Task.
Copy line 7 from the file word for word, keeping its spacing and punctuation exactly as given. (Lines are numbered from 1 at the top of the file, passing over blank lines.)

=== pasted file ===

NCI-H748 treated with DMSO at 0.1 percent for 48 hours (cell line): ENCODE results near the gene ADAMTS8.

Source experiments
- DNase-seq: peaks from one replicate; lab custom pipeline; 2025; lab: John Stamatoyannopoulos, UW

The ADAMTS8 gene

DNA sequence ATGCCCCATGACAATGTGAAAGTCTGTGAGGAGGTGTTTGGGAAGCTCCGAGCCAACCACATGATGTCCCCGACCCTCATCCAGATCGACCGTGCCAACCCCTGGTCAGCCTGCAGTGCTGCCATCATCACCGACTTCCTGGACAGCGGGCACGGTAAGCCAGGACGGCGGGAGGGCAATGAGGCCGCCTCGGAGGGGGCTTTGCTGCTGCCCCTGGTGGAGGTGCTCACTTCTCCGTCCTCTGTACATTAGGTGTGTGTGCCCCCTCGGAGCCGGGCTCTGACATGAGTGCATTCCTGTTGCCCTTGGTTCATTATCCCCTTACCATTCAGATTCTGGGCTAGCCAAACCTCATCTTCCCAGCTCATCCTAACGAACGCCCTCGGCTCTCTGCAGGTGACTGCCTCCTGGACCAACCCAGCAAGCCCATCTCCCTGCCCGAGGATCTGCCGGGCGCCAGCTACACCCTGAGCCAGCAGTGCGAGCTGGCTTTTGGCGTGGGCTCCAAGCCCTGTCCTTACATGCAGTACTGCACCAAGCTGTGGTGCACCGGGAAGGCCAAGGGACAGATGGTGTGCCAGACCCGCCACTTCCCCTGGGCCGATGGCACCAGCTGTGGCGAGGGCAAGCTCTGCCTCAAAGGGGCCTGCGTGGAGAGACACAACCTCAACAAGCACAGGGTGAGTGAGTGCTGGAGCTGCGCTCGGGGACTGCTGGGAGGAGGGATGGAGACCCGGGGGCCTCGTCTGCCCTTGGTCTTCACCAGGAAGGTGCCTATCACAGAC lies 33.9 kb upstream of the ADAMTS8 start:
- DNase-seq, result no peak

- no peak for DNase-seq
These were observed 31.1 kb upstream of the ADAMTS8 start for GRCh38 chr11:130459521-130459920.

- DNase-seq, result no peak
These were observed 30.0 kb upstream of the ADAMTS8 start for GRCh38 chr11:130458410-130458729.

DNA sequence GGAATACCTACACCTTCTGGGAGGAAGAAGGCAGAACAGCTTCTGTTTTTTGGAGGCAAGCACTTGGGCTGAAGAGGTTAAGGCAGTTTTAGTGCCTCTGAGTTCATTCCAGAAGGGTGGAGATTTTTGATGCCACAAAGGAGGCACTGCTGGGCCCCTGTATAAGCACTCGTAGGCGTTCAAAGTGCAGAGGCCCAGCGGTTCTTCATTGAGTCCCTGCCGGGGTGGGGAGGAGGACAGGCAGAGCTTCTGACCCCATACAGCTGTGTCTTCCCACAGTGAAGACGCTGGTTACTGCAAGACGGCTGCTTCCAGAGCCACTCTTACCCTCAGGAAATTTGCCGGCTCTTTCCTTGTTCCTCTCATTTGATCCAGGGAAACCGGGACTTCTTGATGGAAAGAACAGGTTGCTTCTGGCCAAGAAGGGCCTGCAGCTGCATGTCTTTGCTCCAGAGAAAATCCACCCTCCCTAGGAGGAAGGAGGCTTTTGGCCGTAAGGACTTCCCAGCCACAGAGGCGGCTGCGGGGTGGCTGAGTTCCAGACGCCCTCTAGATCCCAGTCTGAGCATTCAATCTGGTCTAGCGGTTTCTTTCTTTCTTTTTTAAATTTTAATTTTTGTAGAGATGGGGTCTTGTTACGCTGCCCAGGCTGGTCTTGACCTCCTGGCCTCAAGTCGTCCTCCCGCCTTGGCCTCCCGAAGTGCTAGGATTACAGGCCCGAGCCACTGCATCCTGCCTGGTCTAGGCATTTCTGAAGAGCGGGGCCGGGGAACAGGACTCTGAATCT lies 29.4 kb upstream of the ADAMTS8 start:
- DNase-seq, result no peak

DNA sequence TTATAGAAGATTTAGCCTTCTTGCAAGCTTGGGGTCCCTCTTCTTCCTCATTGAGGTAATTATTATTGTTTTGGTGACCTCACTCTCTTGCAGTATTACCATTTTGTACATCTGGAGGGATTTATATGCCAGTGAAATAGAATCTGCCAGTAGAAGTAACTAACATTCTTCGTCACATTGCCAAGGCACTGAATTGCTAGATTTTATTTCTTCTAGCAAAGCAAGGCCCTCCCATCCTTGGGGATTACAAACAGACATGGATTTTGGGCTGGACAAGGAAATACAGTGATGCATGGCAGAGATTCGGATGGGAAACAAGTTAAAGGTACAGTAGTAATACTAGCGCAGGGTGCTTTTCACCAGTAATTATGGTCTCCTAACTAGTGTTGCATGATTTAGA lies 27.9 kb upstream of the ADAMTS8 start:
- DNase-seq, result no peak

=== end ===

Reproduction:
- no peak for DNase-seq